Lawmakers kill pitch to track rapists via GPS use
The idea of tagging sex crime offenders with devices that would keep track of them by satellite has been shot down by state lawmakers.
The bill would have required criminals convicted of first-degree assault to wear Global Positioning System transmitters for up to 10 years after their release from prison.
Opponents of the bill said it would not do any good to keep track of sex criminals if there is no way of stopping future attacks.
"It can't tell you if the person has dragged someone into the bushes and is committing a sexual assault," said Tim Ho, of the Honolulu public defender's office. "It's Big Brother taken to the extreme."
Rep. Tommy Waters (D, Lanikai-Waimanalo) said tracking systems would not prevent criminals from re-offending.
"Just having a GPS monitor around their leg or their arm, I don't think it's going to achieve that," said Waters, chairman of the Judiciary Committee.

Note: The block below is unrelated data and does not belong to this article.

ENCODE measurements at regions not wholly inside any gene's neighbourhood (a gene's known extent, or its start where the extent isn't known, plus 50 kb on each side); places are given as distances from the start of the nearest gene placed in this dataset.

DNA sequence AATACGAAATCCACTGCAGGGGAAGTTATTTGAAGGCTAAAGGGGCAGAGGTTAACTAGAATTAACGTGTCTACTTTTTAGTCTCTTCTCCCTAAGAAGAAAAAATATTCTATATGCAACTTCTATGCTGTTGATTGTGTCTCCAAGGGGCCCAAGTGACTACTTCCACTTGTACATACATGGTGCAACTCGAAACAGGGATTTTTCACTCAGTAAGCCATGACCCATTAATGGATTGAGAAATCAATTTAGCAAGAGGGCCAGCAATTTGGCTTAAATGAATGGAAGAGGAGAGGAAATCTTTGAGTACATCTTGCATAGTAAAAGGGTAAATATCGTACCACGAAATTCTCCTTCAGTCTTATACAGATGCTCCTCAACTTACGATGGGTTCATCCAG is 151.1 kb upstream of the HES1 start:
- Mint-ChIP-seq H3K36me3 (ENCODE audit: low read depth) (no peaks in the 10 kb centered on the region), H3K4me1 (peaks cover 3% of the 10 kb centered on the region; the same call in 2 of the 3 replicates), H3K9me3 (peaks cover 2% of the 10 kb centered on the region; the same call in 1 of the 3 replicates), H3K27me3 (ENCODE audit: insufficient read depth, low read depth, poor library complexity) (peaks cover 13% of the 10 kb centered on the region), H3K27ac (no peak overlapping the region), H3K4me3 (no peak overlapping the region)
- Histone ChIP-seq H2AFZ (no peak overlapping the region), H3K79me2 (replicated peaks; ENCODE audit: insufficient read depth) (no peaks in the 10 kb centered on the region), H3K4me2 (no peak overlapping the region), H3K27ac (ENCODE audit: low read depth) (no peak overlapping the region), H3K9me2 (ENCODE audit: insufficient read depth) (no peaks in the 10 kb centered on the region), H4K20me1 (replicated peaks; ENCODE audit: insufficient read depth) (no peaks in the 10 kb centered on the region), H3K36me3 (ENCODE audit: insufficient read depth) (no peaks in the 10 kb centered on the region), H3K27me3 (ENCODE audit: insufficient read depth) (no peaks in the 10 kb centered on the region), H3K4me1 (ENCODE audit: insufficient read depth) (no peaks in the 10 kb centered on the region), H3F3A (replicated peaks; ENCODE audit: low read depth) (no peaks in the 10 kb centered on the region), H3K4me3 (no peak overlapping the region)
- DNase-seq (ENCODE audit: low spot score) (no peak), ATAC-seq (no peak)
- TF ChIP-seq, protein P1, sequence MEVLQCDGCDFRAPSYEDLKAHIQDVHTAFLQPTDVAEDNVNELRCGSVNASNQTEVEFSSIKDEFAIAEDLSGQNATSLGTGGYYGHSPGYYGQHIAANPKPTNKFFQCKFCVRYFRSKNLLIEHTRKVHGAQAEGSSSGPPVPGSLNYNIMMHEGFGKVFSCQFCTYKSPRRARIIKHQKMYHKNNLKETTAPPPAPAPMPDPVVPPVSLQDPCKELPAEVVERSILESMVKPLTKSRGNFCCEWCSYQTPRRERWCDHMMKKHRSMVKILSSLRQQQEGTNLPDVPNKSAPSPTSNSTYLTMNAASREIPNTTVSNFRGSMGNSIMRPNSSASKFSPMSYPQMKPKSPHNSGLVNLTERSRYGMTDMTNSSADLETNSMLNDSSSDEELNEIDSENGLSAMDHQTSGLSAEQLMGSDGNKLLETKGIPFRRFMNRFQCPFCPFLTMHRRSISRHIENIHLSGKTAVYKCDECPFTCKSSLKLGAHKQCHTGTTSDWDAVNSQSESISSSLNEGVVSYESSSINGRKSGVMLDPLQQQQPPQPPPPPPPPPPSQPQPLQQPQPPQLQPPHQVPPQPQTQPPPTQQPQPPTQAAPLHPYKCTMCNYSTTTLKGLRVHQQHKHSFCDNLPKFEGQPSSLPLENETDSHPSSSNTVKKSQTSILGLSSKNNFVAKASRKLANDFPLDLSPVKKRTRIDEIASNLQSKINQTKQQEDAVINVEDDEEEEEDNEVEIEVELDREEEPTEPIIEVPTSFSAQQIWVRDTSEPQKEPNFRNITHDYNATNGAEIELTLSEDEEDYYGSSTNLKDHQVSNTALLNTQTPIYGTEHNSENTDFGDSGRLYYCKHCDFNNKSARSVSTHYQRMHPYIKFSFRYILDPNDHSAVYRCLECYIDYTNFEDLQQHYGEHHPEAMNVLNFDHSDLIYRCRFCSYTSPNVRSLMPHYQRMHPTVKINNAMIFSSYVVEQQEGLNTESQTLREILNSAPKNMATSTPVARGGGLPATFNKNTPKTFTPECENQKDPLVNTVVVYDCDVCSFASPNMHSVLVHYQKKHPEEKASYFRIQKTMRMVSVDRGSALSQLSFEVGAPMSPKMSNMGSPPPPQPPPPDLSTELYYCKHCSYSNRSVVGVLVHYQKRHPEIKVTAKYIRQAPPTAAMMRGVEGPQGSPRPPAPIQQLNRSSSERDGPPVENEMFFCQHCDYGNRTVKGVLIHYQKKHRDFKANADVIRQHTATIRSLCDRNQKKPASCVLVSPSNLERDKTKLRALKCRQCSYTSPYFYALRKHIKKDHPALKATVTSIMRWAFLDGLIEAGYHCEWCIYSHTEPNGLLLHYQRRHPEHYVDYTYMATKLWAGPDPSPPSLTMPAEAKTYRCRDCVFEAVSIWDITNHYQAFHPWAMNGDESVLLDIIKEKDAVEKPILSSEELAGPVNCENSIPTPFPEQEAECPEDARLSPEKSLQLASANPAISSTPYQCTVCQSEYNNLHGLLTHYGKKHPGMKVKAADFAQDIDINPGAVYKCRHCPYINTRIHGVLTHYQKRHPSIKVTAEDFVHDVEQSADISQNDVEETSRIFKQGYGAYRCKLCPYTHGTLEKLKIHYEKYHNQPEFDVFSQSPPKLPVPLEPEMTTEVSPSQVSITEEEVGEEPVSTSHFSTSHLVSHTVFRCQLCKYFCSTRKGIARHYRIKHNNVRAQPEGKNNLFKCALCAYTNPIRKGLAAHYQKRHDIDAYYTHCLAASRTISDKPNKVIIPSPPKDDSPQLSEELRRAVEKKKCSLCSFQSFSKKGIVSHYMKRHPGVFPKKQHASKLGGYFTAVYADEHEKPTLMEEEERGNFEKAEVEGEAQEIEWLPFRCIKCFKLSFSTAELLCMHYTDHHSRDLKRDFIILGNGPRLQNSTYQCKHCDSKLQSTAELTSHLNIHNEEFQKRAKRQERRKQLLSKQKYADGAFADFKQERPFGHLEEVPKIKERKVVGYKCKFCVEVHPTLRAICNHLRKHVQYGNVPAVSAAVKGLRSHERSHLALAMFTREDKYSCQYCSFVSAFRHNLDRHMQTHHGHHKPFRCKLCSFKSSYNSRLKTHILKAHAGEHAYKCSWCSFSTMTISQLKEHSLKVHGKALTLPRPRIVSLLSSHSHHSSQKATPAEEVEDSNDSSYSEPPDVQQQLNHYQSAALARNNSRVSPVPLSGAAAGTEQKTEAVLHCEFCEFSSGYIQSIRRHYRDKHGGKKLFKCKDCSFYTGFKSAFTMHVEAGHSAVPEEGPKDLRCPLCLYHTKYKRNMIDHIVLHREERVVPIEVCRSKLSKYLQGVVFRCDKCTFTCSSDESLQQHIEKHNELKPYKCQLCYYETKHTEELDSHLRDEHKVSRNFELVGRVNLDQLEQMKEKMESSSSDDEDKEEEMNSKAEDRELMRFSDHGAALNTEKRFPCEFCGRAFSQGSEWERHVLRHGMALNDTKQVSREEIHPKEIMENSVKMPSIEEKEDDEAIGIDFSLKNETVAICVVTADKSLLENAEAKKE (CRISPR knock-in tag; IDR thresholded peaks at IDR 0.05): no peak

Instead of advancing the bill, the House Judiciary Committee moved another bill Tuesday that requires lifetime parole for repeat sex crime offenders.
Even supporters of the monitoring proposal acknowledged it had problems because parole officers do not have jurisdiction over offenders once they complete their sentence.
"If there was a violation, how could we respond?" said Tommy Johnson, administrator for the Hawaii Paroling Authority. "It's a good idea, but we need to speak with more agencies about it."
Several states have laws or are considering laws to require GPS devices for sex offenders, including California, where voters approved Proposition 83 in November which includes a lifetime tracking requirement for convicted rapists, child molesters and other felony sex criminals after release from prison.